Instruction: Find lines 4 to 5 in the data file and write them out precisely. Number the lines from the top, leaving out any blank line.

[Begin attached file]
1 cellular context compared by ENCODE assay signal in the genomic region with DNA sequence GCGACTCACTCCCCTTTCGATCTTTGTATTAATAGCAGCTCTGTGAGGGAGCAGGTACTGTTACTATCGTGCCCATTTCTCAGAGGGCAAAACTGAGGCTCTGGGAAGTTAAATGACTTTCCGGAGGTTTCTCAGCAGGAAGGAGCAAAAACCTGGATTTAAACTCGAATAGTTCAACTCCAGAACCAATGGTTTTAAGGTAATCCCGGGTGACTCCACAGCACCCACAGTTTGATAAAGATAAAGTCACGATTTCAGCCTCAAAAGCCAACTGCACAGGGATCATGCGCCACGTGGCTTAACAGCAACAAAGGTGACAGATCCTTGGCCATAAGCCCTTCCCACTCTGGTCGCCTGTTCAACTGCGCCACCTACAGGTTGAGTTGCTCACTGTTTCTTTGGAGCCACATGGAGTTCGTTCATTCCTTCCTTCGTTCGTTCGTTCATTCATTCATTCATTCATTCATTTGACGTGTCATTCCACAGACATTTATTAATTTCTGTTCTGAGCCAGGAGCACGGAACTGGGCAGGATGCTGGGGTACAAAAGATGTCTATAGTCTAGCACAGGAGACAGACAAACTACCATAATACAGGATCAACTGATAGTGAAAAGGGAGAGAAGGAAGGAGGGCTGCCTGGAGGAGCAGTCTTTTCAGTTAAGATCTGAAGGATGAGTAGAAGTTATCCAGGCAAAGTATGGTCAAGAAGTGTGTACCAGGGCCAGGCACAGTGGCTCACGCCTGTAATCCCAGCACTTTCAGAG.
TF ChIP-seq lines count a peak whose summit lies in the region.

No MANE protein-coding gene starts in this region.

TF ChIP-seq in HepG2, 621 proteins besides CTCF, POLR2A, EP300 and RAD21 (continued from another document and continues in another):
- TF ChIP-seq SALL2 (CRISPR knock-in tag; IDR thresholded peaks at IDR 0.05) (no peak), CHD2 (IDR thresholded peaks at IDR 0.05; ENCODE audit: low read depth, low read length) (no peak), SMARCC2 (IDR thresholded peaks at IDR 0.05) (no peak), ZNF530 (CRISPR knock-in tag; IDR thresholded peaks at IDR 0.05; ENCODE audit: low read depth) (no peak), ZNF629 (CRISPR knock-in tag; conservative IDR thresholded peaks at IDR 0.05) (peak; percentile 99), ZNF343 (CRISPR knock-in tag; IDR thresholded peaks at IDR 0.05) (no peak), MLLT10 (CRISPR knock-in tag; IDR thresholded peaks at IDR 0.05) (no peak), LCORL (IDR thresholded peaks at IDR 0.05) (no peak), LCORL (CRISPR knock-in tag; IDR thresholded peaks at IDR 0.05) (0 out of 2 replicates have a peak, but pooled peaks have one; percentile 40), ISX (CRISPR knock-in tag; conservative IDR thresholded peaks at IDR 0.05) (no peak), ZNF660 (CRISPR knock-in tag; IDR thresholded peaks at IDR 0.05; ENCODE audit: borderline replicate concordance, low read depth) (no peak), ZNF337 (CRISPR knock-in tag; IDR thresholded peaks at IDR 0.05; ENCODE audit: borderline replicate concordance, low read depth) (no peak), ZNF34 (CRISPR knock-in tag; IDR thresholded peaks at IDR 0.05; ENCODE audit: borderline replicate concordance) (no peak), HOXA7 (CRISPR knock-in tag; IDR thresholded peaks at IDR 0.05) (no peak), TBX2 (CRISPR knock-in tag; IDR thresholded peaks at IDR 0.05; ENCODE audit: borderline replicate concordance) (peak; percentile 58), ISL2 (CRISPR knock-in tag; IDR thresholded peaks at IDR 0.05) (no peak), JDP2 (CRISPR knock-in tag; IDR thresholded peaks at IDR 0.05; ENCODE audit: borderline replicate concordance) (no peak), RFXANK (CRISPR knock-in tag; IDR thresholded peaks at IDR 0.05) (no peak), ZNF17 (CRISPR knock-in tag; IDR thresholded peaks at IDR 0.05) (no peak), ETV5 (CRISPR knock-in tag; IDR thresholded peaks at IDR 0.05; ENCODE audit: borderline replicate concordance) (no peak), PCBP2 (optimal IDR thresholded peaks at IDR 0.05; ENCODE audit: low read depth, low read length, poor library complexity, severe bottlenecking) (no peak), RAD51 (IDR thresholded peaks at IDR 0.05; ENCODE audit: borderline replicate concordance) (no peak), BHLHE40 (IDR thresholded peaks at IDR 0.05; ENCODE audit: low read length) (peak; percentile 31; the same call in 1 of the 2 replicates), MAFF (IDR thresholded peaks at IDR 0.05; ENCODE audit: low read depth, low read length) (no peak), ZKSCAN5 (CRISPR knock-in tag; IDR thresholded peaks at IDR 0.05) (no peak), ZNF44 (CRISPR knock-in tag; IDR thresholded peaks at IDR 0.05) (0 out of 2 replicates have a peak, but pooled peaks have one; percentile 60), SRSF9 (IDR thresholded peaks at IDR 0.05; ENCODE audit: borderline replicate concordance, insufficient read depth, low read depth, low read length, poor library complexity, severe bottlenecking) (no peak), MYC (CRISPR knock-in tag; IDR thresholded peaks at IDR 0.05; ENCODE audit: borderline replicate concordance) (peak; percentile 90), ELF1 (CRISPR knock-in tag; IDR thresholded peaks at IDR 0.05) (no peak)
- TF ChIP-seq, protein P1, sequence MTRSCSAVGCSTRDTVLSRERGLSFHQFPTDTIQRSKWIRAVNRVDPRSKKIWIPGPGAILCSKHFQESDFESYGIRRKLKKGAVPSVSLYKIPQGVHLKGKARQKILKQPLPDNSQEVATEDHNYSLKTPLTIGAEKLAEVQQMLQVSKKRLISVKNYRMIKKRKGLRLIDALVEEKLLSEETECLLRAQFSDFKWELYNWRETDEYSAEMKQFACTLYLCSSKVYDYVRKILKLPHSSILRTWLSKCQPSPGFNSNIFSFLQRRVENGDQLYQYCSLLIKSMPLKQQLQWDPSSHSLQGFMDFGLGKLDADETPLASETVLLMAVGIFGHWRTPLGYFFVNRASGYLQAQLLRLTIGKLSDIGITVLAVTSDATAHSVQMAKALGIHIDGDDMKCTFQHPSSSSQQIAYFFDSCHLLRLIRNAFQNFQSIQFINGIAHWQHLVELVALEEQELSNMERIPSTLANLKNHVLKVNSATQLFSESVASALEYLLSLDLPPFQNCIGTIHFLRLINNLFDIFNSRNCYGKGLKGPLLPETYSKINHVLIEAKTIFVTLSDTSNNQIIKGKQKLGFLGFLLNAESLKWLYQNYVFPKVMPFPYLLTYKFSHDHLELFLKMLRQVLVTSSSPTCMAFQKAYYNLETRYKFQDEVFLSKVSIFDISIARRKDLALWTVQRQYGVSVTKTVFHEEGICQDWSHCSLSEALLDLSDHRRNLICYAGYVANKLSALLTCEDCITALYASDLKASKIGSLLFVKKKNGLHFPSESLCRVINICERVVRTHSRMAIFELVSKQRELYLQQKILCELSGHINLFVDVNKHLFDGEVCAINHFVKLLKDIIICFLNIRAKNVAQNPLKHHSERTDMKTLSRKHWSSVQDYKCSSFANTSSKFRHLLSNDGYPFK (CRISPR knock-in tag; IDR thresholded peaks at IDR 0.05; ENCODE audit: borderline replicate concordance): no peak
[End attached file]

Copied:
TF ChIP-seq in HepG2, 621 proteins besides CTCF, POLR2A, EP300 and RAD21 (continued from another document and continues in another):
- TF ChIP-seq SALL2 (CRISPR knock-in tag; IDR thresholded peaks at IDR 0.05) (no peak), CHD2 (IDR thresholded peaks at IDR 0.05; ENCODE audit: low read depth, low read length) (no peak), SMARCC2 (IDR thresholded peaks at IDR 0.05) (no peak), ZNF530 (CRISPR knock-in tag; IDR thresholded peaks at IDR 0.05; ENCODE audit: low read depth) (no peak), ZNF629 (CRISPR knock-in tag; conservative IDR thresholded peaks at IDR 0.05) (peak; percentile 99), ZNF343 (CRISPR knock-in tag; IDR thresholded peaks at IDR 0.05) (no peak), MLLT10 (CRISPR knock-in tag; IDR thresholded peaks at IDR 0.05) (no peak), LCORL (IDR thresholded peaks at IDR 0.05) (no peak), LCORL (CRISPR knock-in tag; IDR thresholded peaks at IDR 0.05) (0 out of 2 replicates have a peak, but pooled peaks have one; percentile 40), ISX (CRISPR knock-in tag; conservative IDR thresholded peaks at IDR 0.05) (no peak), ZNF660 (CRISPR knock-in tag; IDR thresholded peaks at IDR 0.05; ENCODE audit: borderline replicate concordance, low read depth) (no peak), ZNF337 (CRISPR knock-in tag; IDR thresholded peaks at IDR 0.05; ENCODE audit: borderline replicate concordance, low read depth) (no peak), ZNF34 (CRISPR knock-in tag; IDR thresholded peaks at IDR 0.05; ENCODE audit: borderline replicate concordance) (no peak), HOXA7 (CRISPR knock-in tag; IDR thresholded peaks at IDR 0.05) (no peak), TBX2 (CRISPR knock-in tag; IDR thresholded peaks at IDR 0.05; ENCODE audit: borderline replicate concordance) (peak; percentile 58), ISL2 (CRISPR knock-in tag; IDR thresholded peaks at IDR 0.05) (no peak), JDP2 (CRISPR knock-in tag; IDR thresholded peaks at IDR 0.05; ENCODE audit: borderline replicate concordance) (no peak), RFXANK (CRISPR knock-in tag; IDR thresholded peaks at IDR 0.05) (no peak), ZNF17 (CRISPR knock-in tag; IDR thresholded peaks at IDR 0.05) (no peak), ETV5 (CRISPR knock-in tag; IDR thresholded peaks at IDR 0.05; ENCODE audit: borderline replicate concordance) (no peak), PCBP2 (optimal IDR thresholded peaks at IDR 0.05; ENCODE audit: low read depth, low read length, poor library complexity, severe bottlenecking) (no peak), RAD51 (IDR thresholded peaks at IDR 0.05; ENCODE audit: borderline replicate concordance) (no peak), BHLHE40 (IDR thresholded peaks at IDR 0.05; ENCODE audit: low read length) (peak; percentile 31; the same call in 1 of the 2 replicates), MAFF (IDR thresholded peaks at IDR 0.05; ENCODE audit: low read depth, low read length) (no peak), ZKSCAN5 (CRISPR knock-in tag; IDR thresholded peaks at IDR 0.05) (no peak), ZNF44 (CRISPR knock-in tag; IDR thresholded peaks at IDR 0.05) (0 out of 2 replicates have a peak, but pooled peaks have one; percentile 60), SRSF9 (IDR thresholded peaks at IDR 0.05; ENCODE audit: borderline replicate concordance, insufficient read depth, low read depth, low read length, poor library complexity, severe bottlenecking) (no peak), MYC (CRISPR knock-in tag; IDR thresholded peaks at IDR 0.05; ENCODE audit: borderline replicate concordance) (peak; percentile 90), ELF1 (CRISPR knock-in tag; IDR thresholded peaks at IDR 0.05) (no peak)